After the news of Donald Hamiltonís death late last year was confirmed two days ago, the world of mystery fiction has been rocked a second time this week. Michael Dibdin, creator of the deeply idiosyncratic Venetian police detective Aurelio Zen, passed away last Friday, March 30th, only eight days after his 60th birthday.

   Rather than duplicate the effort, I strongly recommend you visit The Rap Sheet, where J. Kingston Pierce has done his usual excellent job of putting together a series of links and quotes about Mr. Dibdin, who certainly left us far too young.

Holmes

   While his first book was a well-regarded Sherlock Holmes pastiche, one in which the master detective confronted Jack the Ripper, Aurelio Zen is the character Mr. Dibdinís career has been centered around ever since. And from what critics around the world have said, his reputation, were it to depend on only this one creation, is secure for a long time to come. Iíll quote only one section of the obituary in the Telegraph, as posted by Jeff at The Rap Sheet:

    “Aurelio Zenís initials offered a clue to his creatorís methods and motives; in the course of the series, Dibdin pieced together an A to Z of contemporary Italy, a composite of finely-drawn observations about the country and its people. The picture he painted, however, was no rose-tinted idyll: his tenth Zen mystery, Back to Bologna (2005), opened with a football club tycoon slumped dead over the wheel of his Audi, a bullet in his brain and a Parmesan cheese knife rammed through his chest.”

Bologna

   Michael Dibdin was born in England but lived in the Seattle area in the US since his marriage in 1995 to fellow mystery writer K. K. Beck. The following bibliography of his crime fiction, as expanded from Crime Fiction IV, by Allen J. Hubin, lists only the British editions:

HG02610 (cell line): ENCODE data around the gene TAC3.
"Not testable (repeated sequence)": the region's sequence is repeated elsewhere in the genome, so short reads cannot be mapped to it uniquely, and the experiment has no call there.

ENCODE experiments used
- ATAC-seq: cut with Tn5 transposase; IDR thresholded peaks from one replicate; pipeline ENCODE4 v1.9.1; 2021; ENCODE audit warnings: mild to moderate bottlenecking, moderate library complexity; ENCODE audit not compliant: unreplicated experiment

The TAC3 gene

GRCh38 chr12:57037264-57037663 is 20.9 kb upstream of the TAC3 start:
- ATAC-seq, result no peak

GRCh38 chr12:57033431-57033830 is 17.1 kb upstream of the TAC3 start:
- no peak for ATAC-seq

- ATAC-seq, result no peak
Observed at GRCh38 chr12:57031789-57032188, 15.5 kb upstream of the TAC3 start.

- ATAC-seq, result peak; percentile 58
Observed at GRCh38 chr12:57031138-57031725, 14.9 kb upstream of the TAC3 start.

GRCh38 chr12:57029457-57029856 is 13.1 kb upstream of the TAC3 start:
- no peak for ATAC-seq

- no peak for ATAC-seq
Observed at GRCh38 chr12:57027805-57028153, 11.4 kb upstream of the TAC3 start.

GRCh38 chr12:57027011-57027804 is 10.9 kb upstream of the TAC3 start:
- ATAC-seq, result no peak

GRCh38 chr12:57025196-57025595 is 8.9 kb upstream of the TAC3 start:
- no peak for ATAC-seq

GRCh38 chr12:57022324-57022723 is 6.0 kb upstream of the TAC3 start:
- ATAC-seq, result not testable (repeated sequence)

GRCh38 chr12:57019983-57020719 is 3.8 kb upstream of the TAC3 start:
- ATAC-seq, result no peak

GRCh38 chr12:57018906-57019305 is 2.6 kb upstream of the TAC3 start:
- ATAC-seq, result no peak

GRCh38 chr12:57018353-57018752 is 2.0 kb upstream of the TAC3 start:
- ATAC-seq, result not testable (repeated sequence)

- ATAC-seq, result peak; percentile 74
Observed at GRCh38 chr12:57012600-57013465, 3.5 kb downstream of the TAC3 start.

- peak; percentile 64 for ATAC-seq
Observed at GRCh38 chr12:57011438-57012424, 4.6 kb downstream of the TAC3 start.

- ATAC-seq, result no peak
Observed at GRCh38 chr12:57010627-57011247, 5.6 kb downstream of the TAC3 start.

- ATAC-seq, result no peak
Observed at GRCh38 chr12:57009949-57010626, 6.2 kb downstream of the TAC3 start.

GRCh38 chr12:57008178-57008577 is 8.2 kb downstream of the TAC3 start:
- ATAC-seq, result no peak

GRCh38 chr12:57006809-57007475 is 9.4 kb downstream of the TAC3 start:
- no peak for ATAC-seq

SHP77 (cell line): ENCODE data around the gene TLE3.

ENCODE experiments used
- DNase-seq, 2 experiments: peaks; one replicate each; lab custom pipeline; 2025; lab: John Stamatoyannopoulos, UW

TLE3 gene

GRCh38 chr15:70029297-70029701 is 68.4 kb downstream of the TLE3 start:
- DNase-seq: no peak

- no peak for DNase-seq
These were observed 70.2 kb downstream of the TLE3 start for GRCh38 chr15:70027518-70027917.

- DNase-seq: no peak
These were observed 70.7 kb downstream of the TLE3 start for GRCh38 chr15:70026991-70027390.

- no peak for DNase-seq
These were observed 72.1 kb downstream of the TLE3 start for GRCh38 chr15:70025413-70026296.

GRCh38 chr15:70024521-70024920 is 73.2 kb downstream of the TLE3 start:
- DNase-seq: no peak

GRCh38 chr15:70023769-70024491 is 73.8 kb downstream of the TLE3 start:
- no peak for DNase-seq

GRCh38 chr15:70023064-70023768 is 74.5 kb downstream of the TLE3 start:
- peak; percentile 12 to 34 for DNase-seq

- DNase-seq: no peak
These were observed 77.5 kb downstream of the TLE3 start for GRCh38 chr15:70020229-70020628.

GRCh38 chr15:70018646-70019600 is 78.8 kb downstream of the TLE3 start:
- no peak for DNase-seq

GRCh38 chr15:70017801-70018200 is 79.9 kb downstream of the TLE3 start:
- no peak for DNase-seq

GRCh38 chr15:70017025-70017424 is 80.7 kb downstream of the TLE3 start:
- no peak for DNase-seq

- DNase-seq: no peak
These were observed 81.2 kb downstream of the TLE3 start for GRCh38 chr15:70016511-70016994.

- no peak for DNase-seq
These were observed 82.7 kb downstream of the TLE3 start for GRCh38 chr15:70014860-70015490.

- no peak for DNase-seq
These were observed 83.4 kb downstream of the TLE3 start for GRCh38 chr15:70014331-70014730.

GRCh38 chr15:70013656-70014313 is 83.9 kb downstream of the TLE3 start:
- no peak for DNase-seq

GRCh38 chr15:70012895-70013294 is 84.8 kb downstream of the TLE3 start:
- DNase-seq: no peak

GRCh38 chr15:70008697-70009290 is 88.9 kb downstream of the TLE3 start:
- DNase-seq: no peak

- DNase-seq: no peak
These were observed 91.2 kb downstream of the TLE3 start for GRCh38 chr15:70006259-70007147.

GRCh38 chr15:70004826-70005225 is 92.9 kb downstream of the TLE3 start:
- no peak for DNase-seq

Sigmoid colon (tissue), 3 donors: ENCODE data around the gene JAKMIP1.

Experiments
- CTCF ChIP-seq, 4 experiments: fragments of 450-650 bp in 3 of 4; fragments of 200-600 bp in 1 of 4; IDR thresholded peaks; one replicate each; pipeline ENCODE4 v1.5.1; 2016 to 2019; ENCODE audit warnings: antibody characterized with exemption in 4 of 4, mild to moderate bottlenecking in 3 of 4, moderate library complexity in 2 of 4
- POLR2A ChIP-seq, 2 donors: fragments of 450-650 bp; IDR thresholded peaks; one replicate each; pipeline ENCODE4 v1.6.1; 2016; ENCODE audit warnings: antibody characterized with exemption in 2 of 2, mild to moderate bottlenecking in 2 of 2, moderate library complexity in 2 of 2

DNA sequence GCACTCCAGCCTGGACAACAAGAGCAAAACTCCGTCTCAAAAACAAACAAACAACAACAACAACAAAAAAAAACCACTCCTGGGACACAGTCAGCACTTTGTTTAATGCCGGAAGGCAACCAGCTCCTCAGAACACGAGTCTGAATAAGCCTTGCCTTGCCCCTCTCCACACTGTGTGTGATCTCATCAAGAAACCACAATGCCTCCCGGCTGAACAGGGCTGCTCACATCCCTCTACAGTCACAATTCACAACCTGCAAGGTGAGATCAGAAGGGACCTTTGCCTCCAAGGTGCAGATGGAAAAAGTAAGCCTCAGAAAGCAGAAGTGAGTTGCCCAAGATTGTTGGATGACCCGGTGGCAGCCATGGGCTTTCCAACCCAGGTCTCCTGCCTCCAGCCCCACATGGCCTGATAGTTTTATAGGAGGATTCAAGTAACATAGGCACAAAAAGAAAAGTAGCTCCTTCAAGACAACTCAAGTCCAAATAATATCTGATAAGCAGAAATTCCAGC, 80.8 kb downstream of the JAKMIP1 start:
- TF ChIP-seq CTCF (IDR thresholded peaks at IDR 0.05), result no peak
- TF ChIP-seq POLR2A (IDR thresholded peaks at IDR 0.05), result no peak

# The Last Sherlock Holmes Story (n.) Cape 1978 [Sherlock Holmes; London; 1888]
      # A Rich Full Death (n.) Cape 1986 [Florence; 1855]
      # Ratking (n.) Faber 1988 [Insp. Aurelio Zen; Italy]

Ratking

      # The Tryst (n.) Faber 1989 [England]
      # Vendetta (n.) Faber 1990 [Insp. Aurelio Zen; Italy]
      # Dirty Tricks (n.) Faber 1991 [Oxford; Academia]
      # Cabal (n.) Faber 1992 [Insp. Aurelio Zen; Rome]
      # The Dying of the Light (n.) Faber 1993 [England]
      # Dead Lagoon (n.) Faber 1994 [Insp. Aurelio Zen; Venice]

Lagoon

      # Dark Spectre (n.) Faber 1995 [U.S. Northwest]
      # Cosi Fan Tutti (n.) Faber 1996 [Insp. Aurelio Zen; Naples]
      # A Long Finish (n.) Faber 1998 [Insp. Aurelio Zen; Italy]
      # Blood Rain (n.) Faber 1999 [Insp. Aurelio Zen; Sicily]
      # Thanksgiving (n.) Faber 2000 [Nevada]
      # Medusa (n.) Faber 2003 [Insp. Aurelio Zen; Italian Alps]
      # Back to Bologna (n.) Faber 2005 [Insp. Aurelio Zen; Bologna]

   Again according to the Telegraph: ďBack to Bologna was Dibdinís most recent title, but he has an 11th (and probably last) Zen novel, End Games, due out in the UK in July and in the States in November.Ē